Wlliam Gilmore Simms
The Simms Review (Vol 7: No 2) >> Simms, ''Bill Bauldy,'' and Alligator Horses >> Page 33

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Secondary Scholarship | 1999
Transcription about as fast as a roughshod rocket, and landed on Uncle Sam's side,
amid a salute of five hundred double-barreled rifles in honor of
Colonel Crockett and his amphibious pet cataract navigator. (Dorson
A second piece featuring Crockett and alligator lore, "Crockett and His Pet
Alligator on an Exploring Expedition," describes Crockett, his pet alligator Long
Mississippi, and his friend Ben Hardin, who travel to Brazil in response to a request
by the Brazilian government to explore some previously uncharted rivers. In
describing their arrival on the back of their incredibly enormous alligator, Crockett
But when they seed me steerin' to their port on my pet, a ninety-seven
feet Missippy Crocodile , already harnessed for the expedition
with my first mate, Ben Hardin, settin' on the ring of the crittur's tail
an' holdin' the reins while I sot on his back, cracked my twisted
buffalo skin, and ticked old Mississippi under the forelegs to make
him go, the authorities give ninety cheers and a hundred guns for
Crockett and Ben Hardin. So off we started, a leetle faster than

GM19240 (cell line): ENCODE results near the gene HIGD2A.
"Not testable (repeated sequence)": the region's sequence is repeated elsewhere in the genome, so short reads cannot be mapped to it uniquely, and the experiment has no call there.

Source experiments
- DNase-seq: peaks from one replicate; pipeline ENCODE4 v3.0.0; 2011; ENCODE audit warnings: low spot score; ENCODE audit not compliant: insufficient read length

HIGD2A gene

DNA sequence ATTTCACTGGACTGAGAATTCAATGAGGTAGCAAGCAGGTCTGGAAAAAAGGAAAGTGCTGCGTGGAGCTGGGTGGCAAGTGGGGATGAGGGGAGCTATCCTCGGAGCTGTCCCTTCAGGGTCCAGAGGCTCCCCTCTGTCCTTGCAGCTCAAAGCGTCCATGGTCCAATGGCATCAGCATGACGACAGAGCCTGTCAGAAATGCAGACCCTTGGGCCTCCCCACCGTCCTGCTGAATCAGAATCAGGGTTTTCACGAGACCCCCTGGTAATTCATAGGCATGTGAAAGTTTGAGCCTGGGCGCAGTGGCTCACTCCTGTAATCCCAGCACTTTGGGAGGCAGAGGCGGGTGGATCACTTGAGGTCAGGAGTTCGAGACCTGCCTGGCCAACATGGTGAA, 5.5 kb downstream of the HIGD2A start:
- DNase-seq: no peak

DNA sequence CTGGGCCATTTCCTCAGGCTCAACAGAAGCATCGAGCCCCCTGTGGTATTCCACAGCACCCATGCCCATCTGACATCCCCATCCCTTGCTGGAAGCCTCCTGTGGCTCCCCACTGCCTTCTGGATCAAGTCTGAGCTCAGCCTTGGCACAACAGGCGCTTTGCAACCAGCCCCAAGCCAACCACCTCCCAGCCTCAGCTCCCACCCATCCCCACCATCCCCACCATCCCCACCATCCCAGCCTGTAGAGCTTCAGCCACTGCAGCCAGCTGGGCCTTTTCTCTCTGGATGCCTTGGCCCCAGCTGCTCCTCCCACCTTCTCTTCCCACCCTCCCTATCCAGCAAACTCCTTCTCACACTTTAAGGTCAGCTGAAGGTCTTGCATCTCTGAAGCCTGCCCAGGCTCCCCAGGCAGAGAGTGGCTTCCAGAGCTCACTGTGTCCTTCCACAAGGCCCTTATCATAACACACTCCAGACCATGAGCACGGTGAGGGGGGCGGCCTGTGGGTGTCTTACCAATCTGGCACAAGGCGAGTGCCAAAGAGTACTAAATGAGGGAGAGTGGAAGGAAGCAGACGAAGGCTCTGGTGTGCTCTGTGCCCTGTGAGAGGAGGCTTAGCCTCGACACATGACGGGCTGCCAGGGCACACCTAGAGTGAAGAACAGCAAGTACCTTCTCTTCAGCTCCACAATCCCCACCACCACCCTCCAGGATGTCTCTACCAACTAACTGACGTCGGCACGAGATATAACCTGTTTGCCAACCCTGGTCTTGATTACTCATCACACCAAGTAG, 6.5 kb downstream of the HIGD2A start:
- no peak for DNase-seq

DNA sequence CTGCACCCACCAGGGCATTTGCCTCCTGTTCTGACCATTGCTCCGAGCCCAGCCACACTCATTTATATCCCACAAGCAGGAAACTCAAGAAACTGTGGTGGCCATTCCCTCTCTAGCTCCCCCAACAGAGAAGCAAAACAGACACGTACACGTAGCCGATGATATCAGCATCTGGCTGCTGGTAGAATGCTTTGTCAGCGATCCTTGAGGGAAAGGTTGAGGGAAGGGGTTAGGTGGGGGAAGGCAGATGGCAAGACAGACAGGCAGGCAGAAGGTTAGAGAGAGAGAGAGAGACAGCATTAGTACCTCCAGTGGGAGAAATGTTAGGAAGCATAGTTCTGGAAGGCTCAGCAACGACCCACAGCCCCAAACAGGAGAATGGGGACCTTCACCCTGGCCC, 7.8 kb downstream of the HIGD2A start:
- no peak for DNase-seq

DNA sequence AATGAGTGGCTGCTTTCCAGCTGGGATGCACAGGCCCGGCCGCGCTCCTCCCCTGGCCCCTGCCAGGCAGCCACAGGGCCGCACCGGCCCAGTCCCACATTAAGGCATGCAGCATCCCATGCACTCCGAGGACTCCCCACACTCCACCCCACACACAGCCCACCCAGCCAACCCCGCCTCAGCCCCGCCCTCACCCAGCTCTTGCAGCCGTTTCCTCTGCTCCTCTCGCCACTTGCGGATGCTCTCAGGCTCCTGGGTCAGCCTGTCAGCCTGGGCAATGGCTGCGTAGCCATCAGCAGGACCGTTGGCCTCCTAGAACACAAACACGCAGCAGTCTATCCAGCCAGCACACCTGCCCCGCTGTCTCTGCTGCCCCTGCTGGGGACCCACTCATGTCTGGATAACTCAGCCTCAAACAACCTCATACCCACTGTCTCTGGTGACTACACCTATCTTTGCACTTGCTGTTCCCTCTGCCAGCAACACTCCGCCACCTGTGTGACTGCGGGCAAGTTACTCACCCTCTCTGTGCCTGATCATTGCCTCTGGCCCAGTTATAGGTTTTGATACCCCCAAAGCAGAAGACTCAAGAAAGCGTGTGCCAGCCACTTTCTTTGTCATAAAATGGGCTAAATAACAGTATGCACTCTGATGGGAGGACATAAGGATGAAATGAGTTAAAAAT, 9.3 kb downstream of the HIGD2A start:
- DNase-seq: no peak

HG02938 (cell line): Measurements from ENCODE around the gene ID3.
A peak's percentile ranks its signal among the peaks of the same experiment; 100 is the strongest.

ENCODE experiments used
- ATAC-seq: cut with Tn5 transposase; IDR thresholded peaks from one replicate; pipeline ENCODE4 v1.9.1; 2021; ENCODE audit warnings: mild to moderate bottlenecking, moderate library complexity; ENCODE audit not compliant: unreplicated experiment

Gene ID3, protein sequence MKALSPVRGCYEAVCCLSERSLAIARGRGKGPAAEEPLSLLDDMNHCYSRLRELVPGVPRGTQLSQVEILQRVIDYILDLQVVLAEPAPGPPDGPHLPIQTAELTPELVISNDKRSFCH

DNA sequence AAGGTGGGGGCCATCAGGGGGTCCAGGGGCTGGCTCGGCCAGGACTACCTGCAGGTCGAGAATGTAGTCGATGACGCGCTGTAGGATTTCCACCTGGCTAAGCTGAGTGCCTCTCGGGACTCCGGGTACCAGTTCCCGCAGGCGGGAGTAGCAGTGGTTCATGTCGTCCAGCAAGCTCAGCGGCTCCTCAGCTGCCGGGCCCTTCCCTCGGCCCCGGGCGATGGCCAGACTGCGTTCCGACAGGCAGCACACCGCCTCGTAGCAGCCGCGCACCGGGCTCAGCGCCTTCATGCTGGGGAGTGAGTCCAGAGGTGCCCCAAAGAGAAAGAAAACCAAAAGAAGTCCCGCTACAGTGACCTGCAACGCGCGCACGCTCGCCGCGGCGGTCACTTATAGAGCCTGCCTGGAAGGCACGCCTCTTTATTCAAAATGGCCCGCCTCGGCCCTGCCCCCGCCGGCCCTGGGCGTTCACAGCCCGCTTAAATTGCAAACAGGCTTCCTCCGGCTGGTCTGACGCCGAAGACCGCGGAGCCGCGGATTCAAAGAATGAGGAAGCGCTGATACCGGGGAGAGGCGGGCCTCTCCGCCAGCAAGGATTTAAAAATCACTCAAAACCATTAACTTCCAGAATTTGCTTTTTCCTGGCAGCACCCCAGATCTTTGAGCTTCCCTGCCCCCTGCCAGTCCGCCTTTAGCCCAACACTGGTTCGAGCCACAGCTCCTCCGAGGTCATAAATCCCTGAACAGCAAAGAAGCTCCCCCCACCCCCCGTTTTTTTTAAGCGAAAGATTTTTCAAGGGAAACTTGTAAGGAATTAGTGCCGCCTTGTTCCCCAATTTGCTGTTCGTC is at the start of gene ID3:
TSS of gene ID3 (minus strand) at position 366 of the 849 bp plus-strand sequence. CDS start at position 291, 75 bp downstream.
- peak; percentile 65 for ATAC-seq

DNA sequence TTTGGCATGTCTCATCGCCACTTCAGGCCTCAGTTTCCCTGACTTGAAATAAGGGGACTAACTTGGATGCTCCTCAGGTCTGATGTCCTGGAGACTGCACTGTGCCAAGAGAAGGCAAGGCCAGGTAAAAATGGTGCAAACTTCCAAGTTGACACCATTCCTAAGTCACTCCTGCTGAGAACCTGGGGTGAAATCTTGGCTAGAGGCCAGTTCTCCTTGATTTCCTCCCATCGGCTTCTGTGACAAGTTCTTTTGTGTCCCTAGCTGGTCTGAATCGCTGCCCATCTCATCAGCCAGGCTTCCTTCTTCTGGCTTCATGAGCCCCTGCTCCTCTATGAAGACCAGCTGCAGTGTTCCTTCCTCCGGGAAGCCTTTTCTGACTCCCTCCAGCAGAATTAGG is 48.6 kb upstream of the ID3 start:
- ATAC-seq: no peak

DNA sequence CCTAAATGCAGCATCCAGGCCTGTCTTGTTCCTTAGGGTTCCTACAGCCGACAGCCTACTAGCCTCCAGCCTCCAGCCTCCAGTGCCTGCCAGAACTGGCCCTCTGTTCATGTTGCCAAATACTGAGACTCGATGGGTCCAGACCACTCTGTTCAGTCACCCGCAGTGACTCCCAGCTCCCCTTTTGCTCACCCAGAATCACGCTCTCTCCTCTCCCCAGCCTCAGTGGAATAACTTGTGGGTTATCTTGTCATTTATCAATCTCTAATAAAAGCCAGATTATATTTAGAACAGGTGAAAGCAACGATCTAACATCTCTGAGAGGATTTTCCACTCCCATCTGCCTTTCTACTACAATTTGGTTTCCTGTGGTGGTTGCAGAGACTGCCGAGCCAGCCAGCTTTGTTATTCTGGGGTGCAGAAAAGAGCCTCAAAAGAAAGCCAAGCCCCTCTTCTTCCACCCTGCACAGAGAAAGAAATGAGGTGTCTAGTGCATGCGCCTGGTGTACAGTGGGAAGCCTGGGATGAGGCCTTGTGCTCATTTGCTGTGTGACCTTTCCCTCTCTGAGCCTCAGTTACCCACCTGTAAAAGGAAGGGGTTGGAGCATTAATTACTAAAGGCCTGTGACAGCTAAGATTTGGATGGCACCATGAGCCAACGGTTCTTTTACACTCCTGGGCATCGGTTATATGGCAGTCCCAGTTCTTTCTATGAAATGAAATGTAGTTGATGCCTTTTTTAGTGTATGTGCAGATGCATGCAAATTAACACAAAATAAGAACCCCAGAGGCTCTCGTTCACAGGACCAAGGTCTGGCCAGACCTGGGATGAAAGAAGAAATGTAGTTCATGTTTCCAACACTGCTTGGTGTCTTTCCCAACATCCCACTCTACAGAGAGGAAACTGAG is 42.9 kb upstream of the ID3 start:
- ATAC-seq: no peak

thinking, to find the t'other end o' thar longest river, Rio Medaria.
An' we did it, measurin' and all, in six days. It was jist 2300 miles
long. We killed an' skinned jist two hundred Auntycondas and giv
`em to my Crocodile for feed; choked fifty tigers to death; an' tamed
the yaller kind o' Brazilian wild pusses till he was docile as a new-
born rabbit.... (Dorson 117)
In an earlier sketch, "A Kentucky Team" (1840)—the first published piece of
oral lore in the Crockett Almanacs featuring alligators as a mode of conveyance for
backwoodsman but not actually describing them riding on an alligator's back
makes note of progress in transportation methods on the Mississippi River. The
sketch's raconteur, who says he prefers to get around using "God's critturs," relates
an anecdote about one Bartholomew Grithard, renowned for breaking alligators to
use as horses and for harnessing two alligators to pull his own boat: "the two
varmints was tacked up an harnist to his bote, and he war driving 'em down stream"
(Lofaro 21).4

4 Another piece of alligator folklore is found in the 1854 Crockett Almanac in the sketch,
"Sal Fink, the Mississippi Screamer." Sal is a half-horse, half-alligator kind of woman,
a type Lofaro aptly classifies as a "riproarious shemale," a "woman of manly virtues and
accomplishments, who is valued for her strength, endurance, woodcraft, and vigor"
(122). In describing Sal, the anonymous narrator says: "When a gal about six years old,
she used to play see-saw on the Mississippi snags, and after she war done she would
snap `em off, an' so cleared a large district of the river. She used to ride down the rive
on an alligator's back, standing upright, an' dancing `Yankee Doodle,' and could leave
all the steamers behind " ( Dorson 49-50). Whether or not Major Henry, who died in
1850, may have heard this tale in oral form before it was initially published in 1854, is